In my previous two blog posts; Aleister Crowley And TheBritish Invasion and
Aleister Crowley And The British Invasion Part Two, we examined the connect between Mr. Crowley and many British rock groups such as Led Zepelin and The Beatles who were, if not followers, certainly were familiar with his writings.
We showed how Mr. Crowley was involved with revealing the inner teachings of the Masons, which had traditionally been kept a secret.
Many things can be said about this but keeping knowledge a secret is unquestionably one of the tools of the suppressors or those who wish to stay in power.
We find Mr. Crowley living outside the mores of society, taking drugs and having sexual relations quite freely, elements we find prevalent in the sixties. Unfortunately there was an end result of self-discovery that most people involved did not quite reach.
The vehicles of liberation became an end in themselves, got commercialized and the movement also got mixed up with the revolutionary ideas of Mao and the Red Guard.
But we had revolutions before, so these ideas are obviously not new, even though the commercial end of the movement would have you thing this was the hippest and newest thing under the sun and don’t trust anyone over thirty.
I remember watching something on the television having to do with how cool this all was and turning to my friend and saying ‘this is not new.’
Obviously, something before the French revolution had fanned the flames, so to speak, so I took a look.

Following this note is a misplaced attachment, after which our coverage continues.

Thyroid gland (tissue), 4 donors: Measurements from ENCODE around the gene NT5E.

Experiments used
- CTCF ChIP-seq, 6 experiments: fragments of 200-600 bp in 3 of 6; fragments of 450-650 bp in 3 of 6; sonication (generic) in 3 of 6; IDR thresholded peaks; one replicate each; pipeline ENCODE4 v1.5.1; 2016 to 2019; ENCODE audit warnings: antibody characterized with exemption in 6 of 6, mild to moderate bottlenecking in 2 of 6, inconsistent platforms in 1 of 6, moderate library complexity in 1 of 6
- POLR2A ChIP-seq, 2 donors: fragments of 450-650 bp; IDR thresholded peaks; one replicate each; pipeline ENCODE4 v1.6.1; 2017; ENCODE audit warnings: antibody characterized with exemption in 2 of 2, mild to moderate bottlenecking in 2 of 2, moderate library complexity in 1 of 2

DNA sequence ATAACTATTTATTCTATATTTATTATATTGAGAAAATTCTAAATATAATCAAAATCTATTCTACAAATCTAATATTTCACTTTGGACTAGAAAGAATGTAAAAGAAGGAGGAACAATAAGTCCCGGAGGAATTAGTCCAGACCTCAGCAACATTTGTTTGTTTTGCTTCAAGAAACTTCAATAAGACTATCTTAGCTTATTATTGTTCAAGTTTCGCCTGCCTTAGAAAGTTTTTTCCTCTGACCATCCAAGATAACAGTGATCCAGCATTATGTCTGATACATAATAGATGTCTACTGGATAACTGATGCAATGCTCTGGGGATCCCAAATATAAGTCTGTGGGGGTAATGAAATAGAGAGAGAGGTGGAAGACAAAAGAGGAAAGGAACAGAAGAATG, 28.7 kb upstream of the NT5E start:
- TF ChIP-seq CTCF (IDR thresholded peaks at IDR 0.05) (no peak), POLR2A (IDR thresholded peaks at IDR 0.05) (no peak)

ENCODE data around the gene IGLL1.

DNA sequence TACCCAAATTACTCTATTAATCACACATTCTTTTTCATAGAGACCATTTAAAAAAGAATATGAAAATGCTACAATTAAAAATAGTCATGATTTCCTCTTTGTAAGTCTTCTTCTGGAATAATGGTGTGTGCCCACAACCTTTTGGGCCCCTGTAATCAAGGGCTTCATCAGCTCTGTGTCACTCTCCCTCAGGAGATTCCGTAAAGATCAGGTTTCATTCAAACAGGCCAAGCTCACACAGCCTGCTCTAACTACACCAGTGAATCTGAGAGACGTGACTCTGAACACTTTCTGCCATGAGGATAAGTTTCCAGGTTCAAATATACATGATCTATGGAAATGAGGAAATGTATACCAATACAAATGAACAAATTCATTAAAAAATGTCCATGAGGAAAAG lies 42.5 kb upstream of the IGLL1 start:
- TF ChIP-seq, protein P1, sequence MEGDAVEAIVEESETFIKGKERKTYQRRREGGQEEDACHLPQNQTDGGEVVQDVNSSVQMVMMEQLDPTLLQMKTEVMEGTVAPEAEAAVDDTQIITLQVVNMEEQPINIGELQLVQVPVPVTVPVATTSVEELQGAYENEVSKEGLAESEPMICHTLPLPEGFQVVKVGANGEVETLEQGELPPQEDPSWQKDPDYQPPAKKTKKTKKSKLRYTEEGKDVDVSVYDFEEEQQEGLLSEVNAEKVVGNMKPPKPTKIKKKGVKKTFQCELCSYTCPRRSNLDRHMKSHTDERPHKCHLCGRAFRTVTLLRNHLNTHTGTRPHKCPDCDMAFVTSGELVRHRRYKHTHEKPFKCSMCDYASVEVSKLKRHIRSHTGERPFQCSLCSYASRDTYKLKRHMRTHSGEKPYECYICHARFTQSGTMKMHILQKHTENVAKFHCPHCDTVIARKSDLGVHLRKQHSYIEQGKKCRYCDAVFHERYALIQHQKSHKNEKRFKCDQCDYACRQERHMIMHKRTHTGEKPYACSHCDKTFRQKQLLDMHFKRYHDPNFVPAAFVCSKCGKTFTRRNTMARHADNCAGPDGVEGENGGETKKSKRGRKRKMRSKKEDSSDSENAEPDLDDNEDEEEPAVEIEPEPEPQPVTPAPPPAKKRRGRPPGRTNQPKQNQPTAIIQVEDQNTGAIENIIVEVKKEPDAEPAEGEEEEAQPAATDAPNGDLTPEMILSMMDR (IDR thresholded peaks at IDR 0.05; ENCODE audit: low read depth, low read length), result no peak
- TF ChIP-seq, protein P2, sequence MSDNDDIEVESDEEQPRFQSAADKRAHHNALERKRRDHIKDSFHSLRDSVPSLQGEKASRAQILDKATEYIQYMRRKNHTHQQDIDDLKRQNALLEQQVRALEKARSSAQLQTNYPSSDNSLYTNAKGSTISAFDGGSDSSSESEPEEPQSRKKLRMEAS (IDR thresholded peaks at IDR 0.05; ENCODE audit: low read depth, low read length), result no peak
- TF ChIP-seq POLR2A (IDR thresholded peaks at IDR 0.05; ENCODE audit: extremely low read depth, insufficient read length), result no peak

I remembered finding a book of Mozart’s letter’s in a library back in high school and my friend John and I were shocked over their content. Once, in the elevator in music school, my violin teacher, completely out of the blue asked me what I thought Mozart was really like.
I said he made Jim Morrison look like Mr. Rogers. My violin teacher just smiled and said ‘good.’
And well, don’t you know that Mozart was a Mason as well and his opera the Magic Flute is, by all accounts about Masonry and full of Masonic symbols.
Interesting that Wikipedia’s article talks about two main sects or orders of the Masons; one enlightened and the other more mystic and occult. Mozart was part of the enlightened group that studied the teachings of Rousseau and Diderot. Said teachings debunked the idea that the ruling class was somehow nobler in spirit, generally speaking.
The Magic Flute does have two characters in it that are kind of diametrically opposed; the Queen of the Night who is evil and Sarastro who is good. In a pdf on this opera from the
San Francisco Opera Education, the theory is put forward that the Queen of the Night is the empress Maria Theresa and the hero Tamino is the good emperor Joseph.